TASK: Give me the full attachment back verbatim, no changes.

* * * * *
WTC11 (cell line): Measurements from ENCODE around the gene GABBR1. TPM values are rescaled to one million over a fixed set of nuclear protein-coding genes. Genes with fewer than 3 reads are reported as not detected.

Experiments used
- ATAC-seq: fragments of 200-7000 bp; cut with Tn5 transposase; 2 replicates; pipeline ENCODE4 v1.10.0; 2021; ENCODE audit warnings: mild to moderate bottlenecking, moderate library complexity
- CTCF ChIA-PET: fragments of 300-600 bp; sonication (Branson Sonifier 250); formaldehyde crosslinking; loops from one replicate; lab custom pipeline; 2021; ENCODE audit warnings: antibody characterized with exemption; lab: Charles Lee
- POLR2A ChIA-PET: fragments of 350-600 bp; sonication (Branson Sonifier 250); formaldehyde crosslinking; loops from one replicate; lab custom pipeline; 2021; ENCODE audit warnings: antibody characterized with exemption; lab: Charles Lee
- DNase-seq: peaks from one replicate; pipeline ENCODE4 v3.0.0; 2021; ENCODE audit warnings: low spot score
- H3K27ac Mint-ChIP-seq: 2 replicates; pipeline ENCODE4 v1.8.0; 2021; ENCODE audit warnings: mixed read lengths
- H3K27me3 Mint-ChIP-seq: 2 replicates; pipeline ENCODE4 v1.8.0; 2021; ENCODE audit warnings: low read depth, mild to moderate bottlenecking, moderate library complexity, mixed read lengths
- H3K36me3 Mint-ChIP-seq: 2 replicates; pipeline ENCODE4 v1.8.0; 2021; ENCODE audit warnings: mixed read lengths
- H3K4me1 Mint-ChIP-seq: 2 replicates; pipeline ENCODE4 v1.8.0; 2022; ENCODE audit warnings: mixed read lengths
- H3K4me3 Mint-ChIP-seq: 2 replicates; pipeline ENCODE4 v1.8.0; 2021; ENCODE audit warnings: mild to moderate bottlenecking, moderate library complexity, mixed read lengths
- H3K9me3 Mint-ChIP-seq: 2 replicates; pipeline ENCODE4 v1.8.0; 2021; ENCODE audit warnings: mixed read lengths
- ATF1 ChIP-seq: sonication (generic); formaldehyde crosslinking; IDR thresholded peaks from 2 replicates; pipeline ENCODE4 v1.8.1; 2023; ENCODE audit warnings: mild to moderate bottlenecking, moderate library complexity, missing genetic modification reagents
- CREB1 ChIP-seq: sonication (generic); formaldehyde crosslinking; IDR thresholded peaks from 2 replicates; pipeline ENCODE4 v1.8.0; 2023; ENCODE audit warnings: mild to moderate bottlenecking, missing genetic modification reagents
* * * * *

WTC11 (cell line): Measurements from ENCODE around the gene GABBR1. TPM values are rescaled to one million over a fixed set of nuclear protein-coding genes. Genes with fewer than 3 reads are reported as not detected.

Experiments used
- ATAC-seq: fragments of 200-7000 bp; cut with Tn5 transposase; 2 replicates; pipeline ENCODE4 v1.10.0; 2021; ENCODE audit warnings: mild to moderate bottlenecking, moderate library complexity
- CTCF ChIA-PET: fragments of 300-600 bp; sonication (Branson Sonifier 250); formaldehyde crosslinking; loops from one replicate; lab custom pipeline; 2021; ENCODE audit warnings: antibody characterized with exemption; lab: Charles Lee
- POLR2A ChIA-PET: fragments of 350-600 bp; sonication (Branson Sonifier 250); formaldehyde crosslinking; loops from one replicate; lab custom pipeline; 2021; ENCODE audit warnings: antibody characterized with exemption; lab: Charles Lee
- DNase-seq: peaks from one replicate; pipeline ENCODE4 v3.0.0; 2021; ENCODE audit warnings: low spot score
- H3K27ac Mint-ChIP-seq: 2 replicates; pipeline ENCODE4 v1.8.0; 2021; ENCODE audit warnings: mixed read lengths
- H3K27me3 Mint-ChIP-seq: 2 replicates; pipeline ENCODE4 v1.8.0; 2021; ENCODE audit warnings: low read depth, mild to moderate bottlenecking, moderate library complexity, mixed read lengths
- H3K36me3 Mint-ChIP-seq: 2 replicates; pipeline ENCODE4 v1.8.0; 2021; ENCODE audit warnings: mixed read lengths
- H3K4me1 Mint-ChIP-seq: 2 replicates; pipeline ENCODE4 v1.8.0; 2022; ENCODE audit warnings: mixed read lengths
- H3K4me3 Mint-ChIP-seq: 2 replicates; pipeline ENCODE4 v1.8.0; 2021; ENCODE audit warnings: mild to moderate bottlenecking, moderate library complexity, mixed read lengths
- H3K9me3 Mint-ChIP-seq: 2 replicates; pipeline ENCODE4 v1.8.0; 2021; ENCODE audit warnings: mixed read lengths
- ATF1 ChIP-seq: sonication (generic); formaldehyde crosslinking; IDR thresholded peaks from 2 replicates; pipeline ENCODE4 v1.8.1; 2023; ENCODE audit warnings: mild to moderate bottlenecking, moderate library complexity, missing genetic modification reagents
- CREB1 ChIP-seq: sonication (generic); formaldehyde crosslinking; IDR thresholded peaks from 2 replicates; pipeline ENCODE4 v1.8.0; 2023; ENCODE audit warnings: mild to moderate bottlenecking, missing genetic modification reagents